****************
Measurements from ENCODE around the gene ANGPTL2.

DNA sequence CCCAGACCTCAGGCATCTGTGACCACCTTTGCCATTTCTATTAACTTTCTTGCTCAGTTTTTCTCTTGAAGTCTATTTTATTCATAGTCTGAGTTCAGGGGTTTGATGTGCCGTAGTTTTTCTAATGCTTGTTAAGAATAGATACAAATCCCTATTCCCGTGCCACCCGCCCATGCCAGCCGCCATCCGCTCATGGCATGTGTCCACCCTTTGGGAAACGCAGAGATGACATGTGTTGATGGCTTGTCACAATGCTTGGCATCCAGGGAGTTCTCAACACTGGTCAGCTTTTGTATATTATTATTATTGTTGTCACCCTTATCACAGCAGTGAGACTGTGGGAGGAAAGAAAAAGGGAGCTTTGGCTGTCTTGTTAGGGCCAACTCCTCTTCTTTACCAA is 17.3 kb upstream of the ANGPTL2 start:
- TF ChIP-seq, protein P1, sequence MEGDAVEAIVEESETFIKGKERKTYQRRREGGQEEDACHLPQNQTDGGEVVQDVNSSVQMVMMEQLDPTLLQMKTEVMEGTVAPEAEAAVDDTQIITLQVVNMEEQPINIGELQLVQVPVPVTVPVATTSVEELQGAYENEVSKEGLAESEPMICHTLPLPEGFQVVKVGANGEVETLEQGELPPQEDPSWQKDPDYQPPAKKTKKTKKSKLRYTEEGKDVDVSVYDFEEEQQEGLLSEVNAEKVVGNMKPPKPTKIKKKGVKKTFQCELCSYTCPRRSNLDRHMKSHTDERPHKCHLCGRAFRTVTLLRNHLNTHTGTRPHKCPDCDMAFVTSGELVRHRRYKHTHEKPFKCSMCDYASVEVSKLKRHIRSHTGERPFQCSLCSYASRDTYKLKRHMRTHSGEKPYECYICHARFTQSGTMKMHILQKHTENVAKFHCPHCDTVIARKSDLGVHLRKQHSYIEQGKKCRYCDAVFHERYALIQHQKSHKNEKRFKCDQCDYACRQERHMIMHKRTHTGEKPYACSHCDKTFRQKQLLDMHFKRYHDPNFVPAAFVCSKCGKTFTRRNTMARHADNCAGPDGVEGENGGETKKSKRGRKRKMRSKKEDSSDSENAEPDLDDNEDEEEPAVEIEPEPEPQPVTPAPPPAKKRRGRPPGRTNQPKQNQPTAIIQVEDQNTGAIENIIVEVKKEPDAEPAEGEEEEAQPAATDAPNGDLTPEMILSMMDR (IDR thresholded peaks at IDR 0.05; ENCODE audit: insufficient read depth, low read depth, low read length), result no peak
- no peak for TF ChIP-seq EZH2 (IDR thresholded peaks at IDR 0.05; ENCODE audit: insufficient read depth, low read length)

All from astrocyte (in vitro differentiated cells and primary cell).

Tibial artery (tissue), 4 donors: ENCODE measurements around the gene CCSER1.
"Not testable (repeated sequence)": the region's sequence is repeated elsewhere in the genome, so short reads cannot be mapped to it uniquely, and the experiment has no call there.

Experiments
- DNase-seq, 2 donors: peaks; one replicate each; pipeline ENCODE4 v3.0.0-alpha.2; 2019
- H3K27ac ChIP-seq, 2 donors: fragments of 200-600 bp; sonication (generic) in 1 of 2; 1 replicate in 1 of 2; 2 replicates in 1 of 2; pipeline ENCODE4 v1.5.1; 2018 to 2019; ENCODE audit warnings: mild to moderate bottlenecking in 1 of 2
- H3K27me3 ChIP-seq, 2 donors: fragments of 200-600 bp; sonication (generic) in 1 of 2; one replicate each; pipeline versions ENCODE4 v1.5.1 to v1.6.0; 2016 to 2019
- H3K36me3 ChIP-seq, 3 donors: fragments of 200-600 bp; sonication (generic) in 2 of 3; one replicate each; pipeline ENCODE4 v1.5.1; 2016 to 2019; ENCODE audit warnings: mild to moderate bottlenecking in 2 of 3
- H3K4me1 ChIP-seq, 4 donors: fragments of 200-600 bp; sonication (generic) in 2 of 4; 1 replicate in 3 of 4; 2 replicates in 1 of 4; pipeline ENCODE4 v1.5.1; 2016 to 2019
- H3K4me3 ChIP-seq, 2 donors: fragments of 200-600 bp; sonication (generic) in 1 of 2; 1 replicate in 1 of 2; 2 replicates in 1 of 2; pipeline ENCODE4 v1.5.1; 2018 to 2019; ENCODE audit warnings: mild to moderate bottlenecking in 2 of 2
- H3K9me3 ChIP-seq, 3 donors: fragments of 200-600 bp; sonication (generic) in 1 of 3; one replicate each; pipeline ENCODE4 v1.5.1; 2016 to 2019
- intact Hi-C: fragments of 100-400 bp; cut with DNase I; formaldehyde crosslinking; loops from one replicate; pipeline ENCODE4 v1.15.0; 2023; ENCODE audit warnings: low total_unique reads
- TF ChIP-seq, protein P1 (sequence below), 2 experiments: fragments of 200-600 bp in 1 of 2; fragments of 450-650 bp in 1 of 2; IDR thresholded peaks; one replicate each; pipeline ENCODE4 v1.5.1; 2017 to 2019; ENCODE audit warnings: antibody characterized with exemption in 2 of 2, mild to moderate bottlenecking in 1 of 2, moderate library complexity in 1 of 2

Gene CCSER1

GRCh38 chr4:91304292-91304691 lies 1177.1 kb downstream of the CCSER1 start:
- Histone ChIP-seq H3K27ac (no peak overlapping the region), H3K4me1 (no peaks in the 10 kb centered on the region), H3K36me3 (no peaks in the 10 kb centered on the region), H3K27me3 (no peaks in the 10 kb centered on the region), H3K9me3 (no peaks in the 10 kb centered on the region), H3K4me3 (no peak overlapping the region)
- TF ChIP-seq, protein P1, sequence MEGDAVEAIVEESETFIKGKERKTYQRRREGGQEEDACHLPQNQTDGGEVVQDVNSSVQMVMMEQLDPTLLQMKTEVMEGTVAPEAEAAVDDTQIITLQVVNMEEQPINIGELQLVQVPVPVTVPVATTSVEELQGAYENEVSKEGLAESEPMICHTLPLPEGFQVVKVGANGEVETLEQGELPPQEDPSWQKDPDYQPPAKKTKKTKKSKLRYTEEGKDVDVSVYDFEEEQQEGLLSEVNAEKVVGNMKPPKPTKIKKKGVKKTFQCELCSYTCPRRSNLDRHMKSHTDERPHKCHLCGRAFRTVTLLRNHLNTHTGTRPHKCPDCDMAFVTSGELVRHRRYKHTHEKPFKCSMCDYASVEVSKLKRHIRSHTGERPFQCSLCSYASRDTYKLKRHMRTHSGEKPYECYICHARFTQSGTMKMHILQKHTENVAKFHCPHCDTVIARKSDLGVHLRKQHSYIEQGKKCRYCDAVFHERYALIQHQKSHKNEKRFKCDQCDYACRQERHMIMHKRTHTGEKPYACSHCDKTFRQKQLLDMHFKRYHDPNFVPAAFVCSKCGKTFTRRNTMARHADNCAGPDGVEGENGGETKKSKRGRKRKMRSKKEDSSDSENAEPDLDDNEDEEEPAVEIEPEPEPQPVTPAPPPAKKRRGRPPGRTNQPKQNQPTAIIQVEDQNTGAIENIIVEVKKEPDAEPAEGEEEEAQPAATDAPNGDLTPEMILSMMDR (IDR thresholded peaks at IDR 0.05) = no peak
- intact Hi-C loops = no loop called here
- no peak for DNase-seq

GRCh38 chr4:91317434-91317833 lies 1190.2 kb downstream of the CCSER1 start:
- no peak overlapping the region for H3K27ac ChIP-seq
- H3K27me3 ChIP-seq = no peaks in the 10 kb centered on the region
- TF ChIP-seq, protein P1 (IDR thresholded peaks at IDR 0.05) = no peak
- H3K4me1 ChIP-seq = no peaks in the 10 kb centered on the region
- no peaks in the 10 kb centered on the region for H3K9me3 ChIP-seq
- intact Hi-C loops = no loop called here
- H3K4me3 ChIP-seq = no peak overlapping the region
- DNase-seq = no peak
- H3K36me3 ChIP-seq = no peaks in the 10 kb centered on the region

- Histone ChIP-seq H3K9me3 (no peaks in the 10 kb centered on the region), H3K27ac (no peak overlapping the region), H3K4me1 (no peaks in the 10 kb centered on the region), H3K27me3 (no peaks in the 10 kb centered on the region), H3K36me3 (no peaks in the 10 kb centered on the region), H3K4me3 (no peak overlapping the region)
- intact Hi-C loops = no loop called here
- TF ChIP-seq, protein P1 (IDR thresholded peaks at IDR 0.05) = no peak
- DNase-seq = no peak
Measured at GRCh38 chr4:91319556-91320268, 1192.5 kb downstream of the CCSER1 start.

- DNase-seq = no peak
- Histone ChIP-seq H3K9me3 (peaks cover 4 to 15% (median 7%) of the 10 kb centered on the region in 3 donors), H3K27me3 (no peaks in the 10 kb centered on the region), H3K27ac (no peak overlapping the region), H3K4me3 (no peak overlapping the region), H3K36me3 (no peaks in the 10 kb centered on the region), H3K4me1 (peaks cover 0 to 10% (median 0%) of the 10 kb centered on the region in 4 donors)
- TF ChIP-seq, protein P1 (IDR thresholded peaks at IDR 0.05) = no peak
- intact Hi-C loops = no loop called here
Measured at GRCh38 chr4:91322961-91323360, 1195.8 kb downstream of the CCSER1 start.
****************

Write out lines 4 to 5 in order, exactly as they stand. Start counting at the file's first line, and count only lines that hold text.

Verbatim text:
- no peak for TF ChIP-seq EZH2 (IDR thresholded peaks at IDR 0.05; ENCODE audit: insufficient read depth, low read length)

All from astrocyte (in vitro differentiated cells and primary cell).